H. europaeaAY856047Aura Vale Lake, AustraliaReyes-Prieto et al. (2014)
H. europaeaAY856048South AfricaReyes-Prieto et al. (2014)
H. europaeaAY856049New ZealandReyes-Prieto et al. (2014)
H. europaeaDQ995297Galt, California, USAReyes-Prieto et al. (2014)
H. europaeaDQ995298Galt, California, USAReyes-Prieto et al. (2014)
H. europaeaDQ995304Berkeley, California, USABely and Weisblat (2006)
H. europaeaFJ000349Taipei, TaiwanReyes-Prieto et al. (2014)
H. europaeaFJ000350Taipei, TaiwanReyes-Prieto et al. (2014)
H. europaeaFJ000351Taipei, TaiwanReyes-Prieto et al. (2014)
H. europaeaFJ000352Taipei, TaiwanReyes-Prieto et al. (2014)
H. europaeaKC904241Castellon, Valencia, SpainReyes-Prieto et al. (2014)
H. europaeaKC904242Castellon, Valencia, SpainReyes-Prieto et al. (2014)
H. europaeaKC904243Castellon, Valencia, SpainReyes-Prieto et al. (2014)
H. europaeaKU738724Debrecen, HungaryLangguth and Kutschera (2016) in Morhun et al. (2021)
H. europaeaMF804537Mississippi, USARichardson et al. (2017)
H. europaeaMG976140Victoria, AustraliaCarew et al. (2018)
H. europaeaMN335875SpainPerera et al. (2019)
H. europaeaMT258557Kharkiv, UkraineMorhun et al. (2021)
H. modestaAF329040Ohio, USAReyes-Prieto et al. (2014)
H. modestaHQ179853Washington, USAReyes-Prieto et al. (2014)
H. modestaHQ179854Washington, USAReyes-Prieto et al. (2014)
H. modestaJF319988Connecticut, USAReyes-Prieto et al. (2014)
H. modestaJF319989Connecticut, USAReyes-Prieto et al. (2014)
H. modestaJF319990Connecticut, USAReyes-Prieto et al. (2014)
H. modestaJF319991Connecticut, USAReyes-Prieto et al. (2014)
H. modestaJF319992Connecticut, USAReyes-Prieto et al. (2014)
H. modestaJF319993Connecticut, USAReyes-Prieto et al. (2014)
H. modestaJF319994Connecticut, USAReyes-Prieto et al. (2014)
H. modestaJF319995Connecticut, USAReyes-Prieto et al. (2014)
H. modestaJF319996Connecticut, USAReyes-Prieto et al. (2014)
H. octatestisacaFJ000342Taipei, TaiwanReyes-Prieto et al. (2014)
H. octatestisacaFJ000343Taipei, TaiwanReyes-Prieto et al. (2014)
H. octatestisacaFJ000344Taipei, TaiwanReyes-Prieto et al. (2014)
H. octatestisacaFJ000345Taipei, TaiwanReyes-Prieto et al. (2014)
H. octatestisacaFJ000346Taipei, TaiwanReyes-Prieto et al. (2014)
H. octatestisacaFJ000347Taipei, TaiwanReyes-Prieto et al. (2014)
H. octatestisacaFJ000348Taipei, TaiwanReyes-Prieto et al. (2014)
H. octatestisacaHQ179855Querétaro, MexicoReyes-Prieto et al. (2014)
H. octatestisacaHQ179856Ameca, Jalisco, MexicoReyes-Prieto et al. (2014)
H. octatestisacaHQ179857Hidalgo, MexicoReyes-Prieto et al. (2014)
H. octatestisacaHQ179858Guanajuato, MexicoReyes-Prieto et al. (2014)
H. octatestisacaHQ179859Tabasco, MexicoReyes-Prieto et al. (2014)
H. octatestisacaHQ179860South AfricaReyes-Prieto et al. (2014)
H. papillataAF329042Michigan, USAReyes-Prieto et al. (2014)
H. papillataAF329043Michigan, USAReyes-Prieto et al. (2014)
H. papillataAF329046Virginia, USAReyes-Prieto et al. (2014)
H. papillataKP176607USARichardson et al. (2015)
H. papillataMK416023USABeresic-Perrins et al. (2019) in Morhun et al. (2021)
H. papillataMK416024USABeresic-Perrins et al. (2019) in Morhun et al. (2021)
H. papillataMK416025USABeresic-Perrins et al. (2019) in Morhun et al. (2021)
H. robustaDQ995299California, USAReyes-Prieto et al. (2014)
H. robustaDQ995300California, USAReyes-Prieto et al. (2014)
H. robustaDQ995301California, USAReyes-Prieto et al. (2014)
H. robustaDQ995302California, USAReyes-Prieto et al. (2014)
H. robustaDQ995306Austin, Texas, USAReyes-Prieto et al. (2014)
H. robustaDQ995307Austin, Texas, USAReyes-Prieto et al. (2014)
H. robustaDQ995308Austin, Texas, USAReyes-Prieto et al. (2014)
H. robustaDQ995309Austin, Texas, USAReyes-Prieto et al. (2014)
H. robustaDQ995310Austin, Texas, USAReyes-Prieto et al. (2014)
H. socimulcensisDQ995311MexicoReyes-Prieto et al. (2014)
H. socimulcensisHQ179866MexicoReyes-Prieto et al. (2014)
H. socimulcensisHQ179867MexicoReyes-Prieto et al. (2014)
H. socimulcensisHQ179868MexicoReyes-Prieto et al. (2014)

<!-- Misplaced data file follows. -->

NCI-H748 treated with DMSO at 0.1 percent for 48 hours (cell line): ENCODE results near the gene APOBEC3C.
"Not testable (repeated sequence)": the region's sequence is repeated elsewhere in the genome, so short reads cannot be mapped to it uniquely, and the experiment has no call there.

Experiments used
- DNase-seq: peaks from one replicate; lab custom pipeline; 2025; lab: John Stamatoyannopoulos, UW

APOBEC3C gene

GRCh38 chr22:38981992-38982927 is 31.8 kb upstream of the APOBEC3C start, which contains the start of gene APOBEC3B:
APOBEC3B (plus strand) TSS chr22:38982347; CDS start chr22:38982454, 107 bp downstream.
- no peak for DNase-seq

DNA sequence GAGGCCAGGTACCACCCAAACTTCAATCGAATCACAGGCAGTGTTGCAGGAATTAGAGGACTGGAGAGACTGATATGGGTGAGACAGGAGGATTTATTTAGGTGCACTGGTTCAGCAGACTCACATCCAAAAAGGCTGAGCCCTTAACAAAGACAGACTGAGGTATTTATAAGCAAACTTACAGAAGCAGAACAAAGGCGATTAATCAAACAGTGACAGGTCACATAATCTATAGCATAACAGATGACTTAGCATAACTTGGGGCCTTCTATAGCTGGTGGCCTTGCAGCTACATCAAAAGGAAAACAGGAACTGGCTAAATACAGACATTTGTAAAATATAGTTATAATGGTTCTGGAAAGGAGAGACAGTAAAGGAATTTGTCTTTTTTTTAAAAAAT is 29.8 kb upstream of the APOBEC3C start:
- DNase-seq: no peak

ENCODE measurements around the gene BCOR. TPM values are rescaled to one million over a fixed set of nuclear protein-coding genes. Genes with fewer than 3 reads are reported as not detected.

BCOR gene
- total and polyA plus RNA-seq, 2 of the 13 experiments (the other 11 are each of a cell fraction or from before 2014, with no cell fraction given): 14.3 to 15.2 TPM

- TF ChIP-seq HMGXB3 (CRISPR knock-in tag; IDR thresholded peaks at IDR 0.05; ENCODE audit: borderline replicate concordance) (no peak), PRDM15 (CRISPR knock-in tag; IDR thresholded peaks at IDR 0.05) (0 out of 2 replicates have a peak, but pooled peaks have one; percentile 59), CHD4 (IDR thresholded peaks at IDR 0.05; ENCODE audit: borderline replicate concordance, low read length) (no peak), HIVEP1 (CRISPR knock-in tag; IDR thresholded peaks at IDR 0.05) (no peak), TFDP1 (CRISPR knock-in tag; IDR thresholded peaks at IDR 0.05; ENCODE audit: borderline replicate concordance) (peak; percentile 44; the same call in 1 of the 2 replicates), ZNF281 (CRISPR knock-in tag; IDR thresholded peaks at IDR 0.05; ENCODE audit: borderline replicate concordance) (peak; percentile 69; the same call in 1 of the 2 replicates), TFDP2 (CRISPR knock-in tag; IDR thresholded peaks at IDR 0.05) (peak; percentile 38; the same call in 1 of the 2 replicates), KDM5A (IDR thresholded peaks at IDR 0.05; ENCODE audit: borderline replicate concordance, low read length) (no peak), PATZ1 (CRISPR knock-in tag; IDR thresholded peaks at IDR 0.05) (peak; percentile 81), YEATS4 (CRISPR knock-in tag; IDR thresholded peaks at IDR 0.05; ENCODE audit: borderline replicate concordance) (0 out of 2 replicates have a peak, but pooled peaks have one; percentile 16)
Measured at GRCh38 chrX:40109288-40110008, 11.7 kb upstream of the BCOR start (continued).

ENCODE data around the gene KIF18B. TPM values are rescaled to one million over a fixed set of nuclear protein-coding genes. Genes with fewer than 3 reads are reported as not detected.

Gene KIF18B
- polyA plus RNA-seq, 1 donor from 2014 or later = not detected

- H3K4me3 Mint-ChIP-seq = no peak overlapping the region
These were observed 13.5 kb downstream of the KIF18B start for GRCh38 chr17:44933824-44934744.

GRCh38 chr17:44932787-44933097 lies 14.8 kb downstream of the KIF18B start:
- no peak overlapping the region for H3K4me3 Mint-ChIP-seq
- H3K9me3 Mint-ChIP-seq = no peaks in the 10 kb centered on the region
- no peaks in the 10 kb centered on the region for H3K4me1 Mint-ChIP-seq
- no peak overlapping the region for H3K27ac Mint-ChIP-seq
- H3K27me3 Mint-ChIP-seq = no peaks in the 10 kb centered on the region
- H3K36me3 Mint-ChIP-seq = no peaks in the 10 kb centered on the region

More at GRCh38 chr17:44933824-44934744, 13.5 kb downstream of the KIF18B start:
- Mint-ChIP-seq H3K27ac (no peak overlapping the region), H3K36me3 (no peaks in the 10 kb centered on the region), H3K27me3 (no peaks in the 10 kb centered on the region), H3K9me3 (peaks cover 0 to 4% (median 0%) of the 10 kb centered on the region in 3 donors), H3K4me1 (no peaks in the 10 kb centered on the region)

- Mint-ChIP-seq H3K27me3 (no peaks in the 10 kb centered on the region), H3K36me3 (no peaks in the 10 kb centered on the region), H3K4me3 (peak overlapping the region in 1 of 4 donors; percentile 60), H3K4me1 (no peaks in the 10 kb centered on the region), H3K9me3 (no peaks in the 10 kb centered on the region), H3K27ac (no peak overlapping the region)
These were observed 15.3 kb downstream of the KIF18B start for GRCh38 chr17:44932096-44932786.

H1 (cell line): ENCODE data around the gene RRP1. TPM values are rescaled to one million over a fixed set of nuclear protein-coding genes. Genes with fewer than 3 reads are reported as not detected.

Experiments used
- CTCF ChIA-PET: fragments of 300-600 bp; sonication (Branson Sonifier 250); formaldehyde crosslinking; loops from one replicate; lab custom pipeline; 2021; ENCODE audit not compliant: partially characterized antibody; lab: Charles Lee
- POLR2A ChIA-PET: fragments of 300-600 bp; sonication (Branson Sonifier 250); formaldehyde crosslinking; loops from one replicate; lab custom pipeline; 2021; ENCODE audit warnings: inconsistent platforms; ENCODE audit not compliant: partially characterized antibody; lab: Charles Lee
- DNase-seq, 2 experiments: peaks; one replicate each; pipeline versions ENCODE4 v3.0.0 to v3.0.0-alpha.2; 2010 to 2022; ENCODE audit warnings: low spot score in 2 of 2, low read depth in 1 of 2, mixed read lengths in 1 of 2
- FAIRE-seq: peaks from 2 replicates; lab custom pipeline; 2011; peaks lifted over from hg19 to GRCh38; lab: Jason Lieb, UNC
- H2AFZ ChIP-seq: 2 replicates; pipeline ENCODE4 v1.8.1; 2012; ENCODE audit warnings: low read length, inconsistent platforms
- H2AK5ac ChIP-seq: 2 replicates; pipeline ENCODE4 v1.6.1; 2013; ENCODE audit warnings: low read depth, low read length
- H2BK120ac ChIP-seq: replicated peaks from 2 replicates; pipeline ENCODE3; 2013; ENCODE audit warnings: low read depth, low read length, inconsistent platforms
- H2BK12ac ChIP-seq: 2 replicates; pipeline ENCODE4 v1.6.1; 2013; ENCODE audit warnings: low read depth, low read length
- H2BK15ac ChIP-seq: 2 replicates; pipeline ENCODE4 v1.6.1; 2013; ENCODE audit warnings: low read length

H. socimulcensisHQ179869MexicoReyes-Prieto et al. (2014)
H. socimulcensisHQ179870MexicoReyes-Prieto et al. (2014)
H. socimulcensisHQ179871MexicoReyes-Prieto et al. (2014)
H. socimulcensisHQ179872MexicoReyes-Prieto et al. (2014)
H. socimulcensisMG821615MexicoBely and Weisblat (2006)
H. socimulcensisMG821616MexicoTessler et al. (2018)
H. socimulcensisMK208676MexicoJiménez-Armenta and Oceguera-Figueroa (2019)
H. socimulcensisMK208677MexicoJiménez-Armenta and Oceguera-Figueroa (2019)
H. socimulcensisMK208678MexicoJiménez-Armenta and Oceguera-Figueroa (2019)
H. socimulcensisMK208679MexicoJiménez-Armenta and Oceguera-Figueroa (2019)
H. socimulcensisMK208680MexicoJiménez-Armenta and Oceguera-Figueroa (2019)
H. triserialisAF329054BoliviaSiddall and Borda (2003)
H. triserialisDQ995303USABely and Weisblat (2006)
H. triserialisKC771417USASchmerer et al. (2013)
Placobdella phaleraAF003278Siddall and Burreson (1998)
Glossiphonia elegansAF003258Siddall and Burreson (1998)

Species, collection location, sequence accession data and citing references are reported.

Bayesian inference was used for phylogenetic reconstruction in the MrBayes v3.2 package (Huelsenbeck and Ronquist 2001; Ronquist and Huelsenbeck 2003; Ronquist et al. 2012). Parameter settings for the data block were set as follows: lset applyto = (all), nst = 2, rates = gamma; prset applyto = (all), lset applyto = (all). Each analysis incorporated two runs of 100 000 000 generations, with four independent chains for each run, a temperature of 0.10 for the heated chains, sampling frequency of 1000 and burn-in fraction of 20%. The burn-in threshold was selected on the basis that both independent runs had achieved stationarity (i.e. stable log likelihood values reached for all sampled trees, indicated by the average standard deviation of split frequencies <0.01). Convergence was also assessed using Tracer v.1.6 independently (Rambaut et al. 2003). Final trees were retained by selecting only those post-burn in trees producing the highest individual (p) and cumulative posterior (P) probabilities during Markov Chain Monte Carlo (MCMC) computations, of p = 0.000 and P ≥ 0.995 respectively. A consensus tree was then constructed from the final credible sets of trees using the strict consensus method in Dendroscope 3.5.7 (Huson et al. 2007). All phylograms were visualised, inspected and edited in FigTree ( v.1.4.2 (Rambaut 2014). Net evolutionary divergence estimates between the different Helobdella sp. taxa, as well as among H. europaea sampled from different collection sites were computed in MEGA6 (Tamura et al. 2013). Standard error estimates were obtained following a bootstrap procedure with replication.